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Now what? At Unabomber trial, Kaczynski team left with few options

December 30, 1997

SACRAMENTO, Calif. (AP) _ The abrupt withdrawal of Theodore Kaczynski’s psychiatric defense suggests that his own lawyers are bargaining with the Unabomber defendant in a desperate bid to save him from the death penalty.

With Kaczynski stubbornly refusing to be examined by psychiatrists and threatening to fire the lawyers who planned to depict him as a madman, the defense is left with few options less than a week before opening statements to the jury.

First, they sought to negotiate with the government. When that failed they had to bargain with their client.

But Monday, the defense served notice that it will not call mental health experts as witnesses during the guilt-or-innocence phase of the trial. This after making clear in hundreds of pages of pretrial documents that it believes Kaczynski is schizophrenic and could not form the intent to kill anyone.

``They have difficult facts and a difficult client,″ said Laurie Levenson, associate dean of Loyola University Law School. ``This may be the only deal they could make with him.″

The deal, if there is one, would eschew expert testimony about Kaczynski’s mental state during the guilt-or-innocence phase, then present psychiatric evidence during the life-or-death penalty phase.

The government contends Kaczynski, a Harvard-educated mathematician-turned-hermit, is responsible for all 16 Unabomber attacks from 1978 to 1995 that killed three people and injured 29. He is charged here with four attacks that killed two men and maimed two others.

He could be sentenced to die if convicted. He is charged separately in New Jersey with the third fatality blamed on the anti-technology Unabomber.

``The government is likely to say that he’s not crazy, he’s evil. And even if he had mental problems, he had enough brain power to know what was right and wrong,″ Levenson said.

``Maybe the reason he’s not cooperating is because the government could get a psychiatrist to say definitively that he’s not crazy.″

Public defenders Quin Denvir and Judy Clarke have said they believe Kaczynski suffers from paranoid schizophrenia, an illness marked by delusions and a persecution complex. They first gave notice of the plan for a mental defect defense last June.

Defense experts who examined Kaczynski before he began resisting all such inquiries said his insistence that he is not a mental case supports the theory that he is indeed schizophrenic.

One of his own lawyers has called Kaczynski ``a high functioning schizophrenic″ whose elevated intelligence masks a deeply troubled mind.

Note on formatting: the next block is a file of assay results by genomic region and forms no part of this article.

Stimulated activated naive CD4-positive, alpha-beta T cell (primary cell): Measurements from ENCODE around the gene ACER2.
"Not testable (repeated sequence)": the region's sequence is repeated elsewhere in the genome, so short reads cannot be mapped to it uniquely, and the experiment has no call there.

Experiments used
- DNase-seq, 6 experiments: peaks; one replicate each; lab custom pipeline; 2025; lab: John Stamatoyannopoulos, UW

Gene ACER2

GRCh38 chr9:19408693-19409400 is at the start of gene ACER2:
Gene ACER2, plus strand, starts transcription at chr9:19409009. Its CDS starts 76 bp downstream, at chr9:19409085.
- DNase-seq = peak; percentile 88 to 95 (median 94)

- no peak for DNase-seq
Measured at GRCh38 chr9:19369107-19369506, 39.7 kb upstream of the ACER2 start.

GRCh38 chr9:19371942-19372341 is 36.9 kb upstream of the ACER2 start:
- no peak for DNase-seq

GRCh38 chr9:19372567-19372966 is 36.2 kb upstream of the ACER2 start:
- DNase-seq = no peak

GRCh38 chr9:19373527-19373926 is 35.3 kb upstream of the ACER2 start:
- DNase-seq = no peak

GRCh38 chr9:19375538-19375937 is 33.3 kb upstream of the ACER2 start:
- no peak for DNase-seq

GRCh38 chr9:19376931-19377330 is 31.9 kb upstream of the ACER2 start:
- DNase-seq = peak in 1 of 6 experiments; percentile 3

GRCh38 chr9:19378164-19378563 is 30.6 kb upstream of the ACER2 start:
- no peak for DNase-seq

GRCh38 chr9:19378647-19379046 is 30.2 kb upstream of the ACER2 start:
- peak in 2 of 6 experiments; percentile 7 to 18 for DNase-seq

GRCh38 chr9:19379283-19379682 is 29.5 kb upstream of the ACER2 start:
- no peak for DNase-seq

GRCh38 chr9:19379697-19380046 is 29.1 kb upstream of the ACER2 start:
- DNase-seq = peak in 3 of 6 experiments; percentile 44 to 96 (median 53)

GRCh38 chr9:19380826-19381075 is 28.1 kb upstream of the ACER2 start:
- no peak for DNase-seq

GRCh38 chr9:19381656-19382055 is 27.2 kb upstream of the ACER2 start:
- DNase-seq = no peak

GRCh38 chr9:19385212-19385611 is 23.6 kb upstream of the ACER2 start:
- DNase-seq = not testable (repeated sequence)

Newly released transcripts of private meetings between the defendant, his lawyers and U.S. District Judge Garland Burrell Jr. disclosed that Kaczynski had been writing to the judge complaining about disputes with his attorneys.

``There are times when lawyers and clients have communication problems,″ the judge said during one of the private meetings.

Denvir told the judge: ``This is obviously a major problem,″ and said the judge needed to explore with Kaczynski ``where to go from here.″

``We are all very unhappy and sad to be in this position, but we are in the position,″ the attorney said. ``We have to do, I guess, what we can.″

Burrell asked Kaczynski at one point if he wanted to add anything.

``I said everything in my letters and in what I’ve just said now,″ he responded. ``That’s all I have to say for the moment.″

Most of Kaczynski’s remarks were sealed by the judge who cited attorney-client confidentiality. Even prosecutors have not seen that part of the transcript, and on Monday they asked for access.

They are concerned whether the judge made an adequate inquiry into Kaczynski’s desire to fire his lawyers and to assure that he was now willing to proceed with them.

``The government has an interest in ensuring that the record is not tainted by error that could undermine the validity of a conviction,″ prosecutors said.

Opening statements are scheduled for next Monday, and unlike most high profile trials, this one begins with all parties tacitly assuming that Kaczynski will be convicted. The assumption is so strong that the defense made an 11th hour bid for a plea bargain.

They took their offer to U.S. Attorney General Janet Reno’s death penalty review committee, suggesting that Kaczynski plead guilty to the charges against him in return for a life term in prison with no chance of parole.

Under their scenario, the death penalty would not be sought. The government refused.

``The government holds all the cards,″ Levenson said. ``There was nothing new for the defense to offer.″

David Kaczynski, who helped prosecutors apprehend his brother but has pleaded for his life, is disappointed with the prosecution’s decision to reject a plea bargain and pursue the death penalty, his lawyer said.

``It would have assured the government a conviction finality,″ attorney Anthony Bisceglie said. ``It would have spared David and his mother the necessity to continue to fight to save Ted’s life. And it would eliminate the possibility that David would have to live out the rest of his life knowing his effort to save the lives of potential future victims could actually result in his own brother’s execution.″

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